In this sermon I want to show you that human beings are all liars. That sounds harsh, but the point is that we have a sin nature that compels us to lie. So, we will do things in order to give more confidence in our words. We swear. But James is saying that even though humans are liars, Christians aren’t liars. James is telling us don’t swear, instead be habitually honest.

Turn with me to James 5:12

But above all, my brethren, do not swear, either by heaven or by earth or with any other oath; but your yes is to be yes, and your no, no, so that you may not fall under judgment.

  • Notice that James writes “above all.”
    • It seems that this is the most important command he has given. What other command has James started with “above all?” None. This is the only time “above all” is used in the epistle of James.
    • What James is about to introduce is clearly very important. But this is not new material. James has written about our words all the way through his epistle. In James 1:19: be slow to speak; James 1:26: anyone who thinks of himself as religious must keep a tight rein on his tongue. James 3:1-12 are about not using our words to curse people. In chapter 4:11-12 it says not to slander one another, then in verses 13-17 he writes about boasting and bragging. So, James is not introducing a new theme, but building on an old theme.
    • Actually, if you look in your Bible you will see that there are only about eight verses left in this epistle. It seems that James is hitting on a few important points as he closes.
    • So, James introduces this one as the most important.
    • Look at the rest of the verse, what do you think? You may not care too much about an oath, but look at the end of the verse. “Let your “yes” be “yes” and your “no” be “no.” This means you should be trustworthy.
      • How many of you are employers? Don’t you want employees you can trust?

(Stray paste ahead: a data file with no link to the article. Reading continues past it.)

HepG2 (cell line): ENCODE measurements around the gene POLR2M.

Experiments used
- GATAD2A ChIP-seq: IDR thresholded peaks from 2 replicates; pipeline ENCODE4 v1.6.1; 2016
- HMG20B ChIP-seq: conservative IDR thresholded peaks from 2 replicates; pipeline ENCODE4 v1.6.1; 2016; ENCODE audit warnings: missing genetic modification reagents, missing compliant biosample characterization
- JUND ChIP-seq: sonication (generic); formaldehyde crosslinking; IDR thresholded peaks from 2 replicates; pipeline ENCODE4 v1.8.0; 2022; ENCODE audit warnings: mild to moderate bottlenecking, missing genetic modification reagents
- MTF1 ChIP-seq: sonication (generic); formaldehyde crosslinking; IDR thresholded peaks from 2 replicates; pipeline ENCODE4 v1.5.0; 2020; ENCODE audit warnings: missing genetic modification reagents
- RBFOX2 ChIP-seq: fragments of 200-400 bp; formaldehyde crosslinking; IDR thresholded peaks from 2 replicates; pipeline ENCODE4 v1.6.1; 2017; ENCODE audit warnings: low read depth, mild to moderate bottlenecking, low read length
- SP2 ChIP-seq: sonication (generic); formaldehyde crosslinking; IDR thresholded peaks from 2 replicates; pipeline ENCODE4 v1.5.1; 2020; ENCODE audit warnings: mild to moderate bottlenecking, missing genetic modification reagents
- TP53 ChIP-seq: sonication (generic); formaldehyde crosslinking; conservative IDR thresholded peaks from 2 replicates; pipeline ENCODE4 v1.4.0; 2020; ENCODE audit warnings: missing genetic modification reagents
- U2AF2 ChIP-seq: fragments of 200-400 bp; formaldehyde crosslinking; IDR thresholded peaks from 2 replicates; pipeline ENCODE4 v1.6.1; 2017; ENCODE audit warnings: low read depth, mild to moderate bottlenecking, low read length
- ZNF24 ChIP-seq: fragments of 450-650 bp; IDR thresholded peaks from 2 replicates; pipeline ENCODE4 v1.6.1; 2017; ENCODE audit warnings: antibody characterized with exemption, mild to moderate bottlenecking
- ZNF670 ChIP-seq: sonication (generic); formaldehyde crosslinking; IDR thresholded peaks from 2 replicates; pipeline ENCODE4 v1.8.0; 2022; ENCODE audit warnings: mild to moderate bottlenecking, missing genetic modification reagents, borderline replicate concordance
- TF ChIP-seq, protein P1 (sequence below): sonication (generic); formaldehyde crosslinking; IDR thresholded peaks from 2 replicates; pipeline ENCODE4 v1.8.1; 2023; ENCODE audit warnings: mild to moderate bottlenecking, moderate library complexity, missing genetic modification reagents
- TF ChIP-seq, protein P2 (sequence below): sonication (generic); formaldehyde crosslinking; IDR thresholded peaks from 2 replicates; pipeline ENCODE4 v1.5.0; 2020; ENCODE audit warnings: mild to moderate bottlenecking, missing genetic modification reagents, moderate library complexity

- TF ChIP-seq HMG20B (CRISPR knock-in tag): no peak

• How many of you are parents? What do you do when your children directly lie to you? Do you pat them on the back and say, “Way to go son”? No, of course you don’t. Even if you are habitual liars you don’t let your children lie.
      • Integrity is lacking today, isn’t it? Do we even know who to trust in politics or the news?
    • So, we must see why this is introduced with “above all.” James wants Christians to be trustworthy.
  • Now, James gives the command. He says not to swear. Don’t swear by Heaven or by earth or by anything else.
    • Before I talk more about swearing, I must reference

Matthew 5:34-37:

But I say to you, make no oath at all, either by heaven, for it is the throne of God, 35 or by the earth, for it is the footstool of His feet, or by Jerusalem, for it is the city of the great King. 36 Nor shall you make an oath by your head, for you cannot make one hair white or black. 37 But let your statement be, ‘Yes, yes’ or ‘No, no’; anything beyond these is of evil.

  • You can see that Jesus gave the same teaching. But I can tell you that James didn’t look at Matthew’s scroll and plagiarize this material. This epistle of James was written before Matthew was written. James might have heard Jesus teach this, but also we must remember that the Bible has many authors but God is guiding the authors. God is inspiring and guiding the message.
  • Now, when James writes about swearing he is not talking about a list of vulgar words. He is talking about calling on God or an object to support your words.
  • An oath or swearing had three parts. It was a testing to the truth, calling for God to witness and, thirdly, invoking God’s punishment if you violated your word. To say “I swear to God” meant I want you to know I’m telling the truth, I want God to witness I’m telling the truth and I want God to punish me if I’m not telling the truth. Very serious. You’re invoking the curse of God on you if you lie in an effort to try to convince somebody that you’re really telling the truth.